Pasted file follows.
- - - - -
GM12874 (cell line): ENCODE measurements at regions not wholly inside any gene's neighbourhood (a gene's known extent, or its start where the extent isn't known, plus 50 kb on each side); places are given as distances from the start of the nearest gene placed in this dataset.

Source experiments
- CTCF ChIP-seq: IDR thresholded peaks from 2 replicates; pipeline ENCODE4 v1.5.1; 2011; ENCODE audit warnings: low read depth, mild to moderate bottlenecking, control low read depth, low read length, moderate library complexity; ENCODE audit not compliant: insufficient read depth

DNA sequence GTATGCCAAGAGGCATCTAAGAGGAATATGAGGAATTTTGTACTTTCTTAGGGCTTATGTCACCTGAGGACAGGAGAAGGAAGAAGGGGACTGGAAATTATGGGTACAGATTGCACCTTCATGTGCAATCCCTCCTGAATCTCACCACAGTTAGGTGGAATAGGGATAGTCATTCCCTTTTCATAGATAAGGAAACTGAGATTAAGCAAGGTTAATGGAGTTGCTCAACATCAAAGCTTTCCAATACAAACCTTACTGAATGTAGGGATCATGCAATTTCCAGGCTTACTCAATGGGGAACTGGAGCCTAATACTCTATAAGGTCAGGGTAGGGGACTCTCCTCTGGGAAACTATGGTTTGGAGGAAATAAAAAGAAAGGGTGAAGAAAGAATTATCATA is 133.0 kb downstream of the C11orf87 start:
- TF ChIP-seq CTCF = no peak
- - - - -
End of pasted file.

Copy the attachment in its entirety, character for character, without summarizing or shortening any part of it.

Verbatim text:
GM12874 (cell line): ENCODE measurements at regions not wholly inside any gene's neighbourhood (a gene's known extent, or its start where the extent isn't known, plus 50 kb on each side); places are given as distances from the start of the nearest gene placed in this dataset.

Source experiments
- CTCF ChIP-seq: IDR thresholded peaks from 2 replicates; pipeline ENCODE4 v1.5.1; 2011; ENCODE audit warnings: low read depth, mild to moderate bottlenecking, control low read depth, low read length, moderate library complexity; ENCODE audit not compliant: insufficient read depth

DNA sequence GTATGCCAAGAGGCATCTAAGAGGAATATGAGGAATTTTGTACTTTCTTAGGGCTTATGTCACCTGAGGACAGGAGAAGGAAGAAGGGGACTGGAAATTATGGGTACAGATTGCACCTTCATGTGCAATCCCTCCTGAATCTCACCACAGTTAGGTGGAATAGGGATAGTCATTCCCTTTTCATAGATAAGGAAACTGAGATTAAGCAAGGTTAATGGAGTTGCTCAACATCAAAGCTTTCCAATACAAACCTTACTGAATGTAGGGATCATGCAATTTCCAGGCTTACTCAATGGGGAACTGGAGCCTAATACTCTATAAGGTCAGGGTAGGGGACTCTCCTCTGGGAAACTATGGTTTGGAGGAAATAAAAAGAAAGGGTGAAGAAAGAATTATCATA is 133.0 kb downstream of the C11orf87 start:
- TF ChIP-seq CTCF = no peak